Dante’s Bones: How a Poet Invented Italy by Guy P. Raffa (May 12, $35, ISBN 978-0-674-98083-9) tells of how, after the death of the 14th-century Italian poet, his body was exhumed and his bones were stolen and revered by politicians and artists alike.


Pelosi by Molly Ball (Apr. 28, $28, ISBN 978-1-250-25286-9) examines the work of the current Speaker of the House, focusing on the 2018 midterm elections, when the Democrats took control of the House.

Houghton Mifflin Harcourt

Demagogue: The Life and Long Shadow of Senator Joe McCarthy by Larry Tye (May 5, $36, ISBN 978-1-328-95972-0). Bobby Kennedy biographer Tye charts the life of Wisconsin senator Joe McCarthy, based on access to his papers and recently unsealed transcripts of his closed-door congressional hearings. 50,000-copy announced first printing.


Brother & Sister: A Memoir by Diane Keaton (Feb. 4, $25.95, ISBN 978-0-451-49450-4). Actor Keaton centers this memoir on her relationship with her younger brother, contemplating the inner workings of a family, the ties that hold it together, and the special bond between siblings. 125,000-copy announced first printing.

Cross of Snow: A Life of Henry Wadsworth Longfellow by Nicholas A. Basbanes (June 2, $35, ISBN 978-1-101-87514-8) is the result of 12 years of research on the 19th-century American poet Henry Wadsworth Longfellow, from the author of On Paper.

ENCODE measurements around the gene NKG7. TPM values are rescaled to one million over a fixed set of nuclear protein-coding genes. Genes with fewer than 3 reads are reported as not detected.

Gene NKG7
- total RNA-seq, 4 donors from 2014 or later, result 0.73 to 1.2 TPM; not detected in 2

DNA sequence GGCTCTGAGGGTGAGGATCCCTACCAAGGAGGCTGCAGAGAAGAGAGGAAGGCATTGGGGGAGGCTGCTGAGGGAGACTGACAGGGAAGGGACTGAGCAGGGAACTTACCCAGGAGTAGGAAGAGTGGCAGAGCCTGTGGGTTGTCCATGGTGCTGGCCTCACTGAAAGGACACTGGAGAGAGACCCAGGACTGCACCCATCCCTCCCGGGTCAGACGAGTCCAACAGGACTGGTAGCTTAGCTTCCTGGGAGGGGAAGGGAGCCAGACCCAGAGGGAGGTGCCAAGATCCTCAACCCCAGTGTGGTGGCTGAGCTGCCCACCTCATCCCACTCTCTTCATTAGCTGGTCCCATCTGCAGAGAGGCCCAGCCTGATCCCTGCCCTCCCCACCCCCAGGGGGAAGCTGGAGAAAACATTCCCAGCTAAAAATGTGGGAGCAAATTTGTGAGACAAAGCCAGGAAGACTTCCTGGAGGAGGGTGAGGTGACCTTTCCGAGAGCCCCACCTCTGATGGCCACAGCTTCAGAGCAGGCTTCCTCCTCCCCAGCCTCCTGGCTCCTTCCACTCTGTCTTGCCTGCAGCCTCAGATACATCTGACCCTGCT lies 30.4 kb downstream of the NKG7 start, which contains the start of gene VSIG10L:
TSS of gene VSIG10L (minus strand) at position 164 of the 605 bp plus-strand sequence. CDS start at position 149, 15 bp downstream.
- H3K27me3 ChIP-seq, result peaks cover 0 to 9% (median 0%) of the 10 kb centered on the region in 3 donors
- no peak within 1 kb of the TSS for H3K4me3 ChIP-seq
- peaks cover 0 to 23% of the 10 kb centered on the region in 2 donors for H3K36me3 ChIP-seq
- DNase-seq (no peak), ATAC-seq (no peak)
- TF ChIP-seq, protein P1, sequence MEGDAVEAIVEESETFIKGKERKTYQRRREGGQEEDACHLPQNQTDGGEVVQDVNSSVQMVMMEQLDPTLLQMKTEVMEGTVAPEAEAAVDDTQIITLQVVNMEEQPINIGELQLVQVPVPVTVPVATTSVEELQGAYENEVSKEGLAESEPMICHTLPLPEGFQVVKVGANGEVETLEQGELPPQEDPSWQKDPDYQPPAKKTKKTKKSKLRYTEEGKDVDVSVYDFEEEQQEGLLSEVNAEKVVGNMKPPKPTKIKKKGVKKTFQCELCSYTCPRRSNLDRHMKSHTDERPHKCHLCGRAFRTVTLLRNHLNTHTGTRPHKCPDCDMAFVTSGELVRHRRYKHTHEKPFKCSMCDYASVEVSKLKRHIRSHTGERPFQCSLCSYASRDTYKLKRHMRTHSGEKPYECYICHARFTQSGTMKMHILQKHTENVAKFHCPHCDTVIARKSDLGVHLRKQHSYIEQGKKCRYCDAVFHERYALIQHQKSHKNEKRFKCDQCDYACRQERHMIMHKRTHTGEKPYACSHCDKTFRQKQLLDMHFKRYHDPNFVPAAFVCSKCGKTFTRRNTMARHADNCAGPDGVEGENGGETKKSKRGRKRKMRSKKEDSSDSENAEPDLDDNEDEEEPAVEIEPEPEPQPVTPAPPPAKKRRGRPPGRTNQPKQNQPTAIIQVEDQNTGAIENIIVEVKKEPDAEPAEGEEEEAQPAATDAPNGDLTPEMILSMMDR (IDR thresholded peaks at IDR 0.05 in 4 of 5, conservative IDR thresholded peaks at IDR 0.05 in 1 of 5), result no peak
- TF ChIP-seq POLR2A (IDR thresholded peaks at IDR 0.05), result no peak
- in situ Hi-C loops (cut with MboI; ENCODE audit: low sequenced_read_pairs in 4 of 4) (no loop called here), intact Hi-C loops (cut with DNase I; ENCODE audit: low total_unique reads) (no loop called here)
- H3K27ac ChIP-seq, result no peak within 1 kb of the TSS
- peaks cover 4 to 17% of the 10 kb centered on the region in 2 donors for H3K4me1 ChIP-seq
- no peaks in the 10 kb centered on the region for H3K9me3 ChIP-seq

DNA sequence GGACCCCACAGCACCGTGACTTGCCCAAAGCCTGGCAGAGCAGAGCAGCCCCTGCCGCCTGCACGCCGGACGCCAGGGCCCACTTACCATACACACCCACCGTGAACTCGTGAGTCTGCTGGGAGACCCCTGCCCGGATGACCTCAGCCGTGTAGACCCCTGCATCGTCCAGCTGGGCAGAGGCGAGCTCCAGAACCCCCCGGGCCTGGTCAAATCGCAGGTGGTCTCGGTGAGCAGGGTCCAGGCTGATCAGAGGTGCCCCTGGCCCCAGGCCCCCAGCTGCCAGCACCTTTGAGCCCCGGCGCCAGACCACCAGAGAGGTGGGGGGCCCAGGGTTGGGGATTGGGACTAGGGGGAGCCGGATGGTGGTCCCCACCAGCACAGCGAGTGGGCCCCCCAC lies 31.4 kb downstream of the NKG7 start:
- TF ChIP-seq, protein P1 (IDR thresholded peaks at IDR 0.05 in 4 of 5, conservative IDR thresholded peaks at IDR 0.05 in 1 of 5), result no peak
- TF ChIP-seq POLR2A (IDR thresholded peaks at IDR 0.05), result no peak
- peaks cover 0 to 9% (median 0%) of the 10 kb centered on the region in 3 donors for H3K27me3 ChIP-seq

Little A

The Club King: My Rise, Reign, and Fall in New York Nightlife by Peter Gatien (Apr. 7, $24.95, ISBN 978-1-5420-1531-8). A nightclub impresario looks back on his role in creating 1970s and ’80s New York City hot spots, the Palladium, the Tunnel, and Limelight.

Little, Brown

Yogi: A Life by Jon Pessah (Mar. 24, $30, ISBN 978-0-316-31099-4). The founding editor of ESPN Magazine takes a close look at the life of New York Yankees catcher Yogi Berra.


The Adventurer’s Son: A Memoir by Roman Dial (Feb. 18, $28.99, ISBN 978-0-06-287660-7). In what PW calls “a gripping memoir,” Dial, a biology professor, recounts searching for his 27-year-old son, Cody Roman, who disappeared in Costa Rica’s Corcovado National Park.


Half Broke by Ginger Gaffney (Feb. 4, $25.95, ISBN 978-1-324-00307-6). Horse trainer Gaffney tells of her work at alternative prison ranch in northern New Mexico, where she taught inmates how to train troubled horses.

Other Press

Dressed for a Dance in the Snow: Women’s Voices from the Gulag by Monika Zgustova, trans. by Julie Jones (Feb. 4, $25.99, ISBN 978-1-59051-177-0), collects stories and interviews with female prisoners of Stalin’s labor camps. 50,000-copy announced first printing.

Penguin Press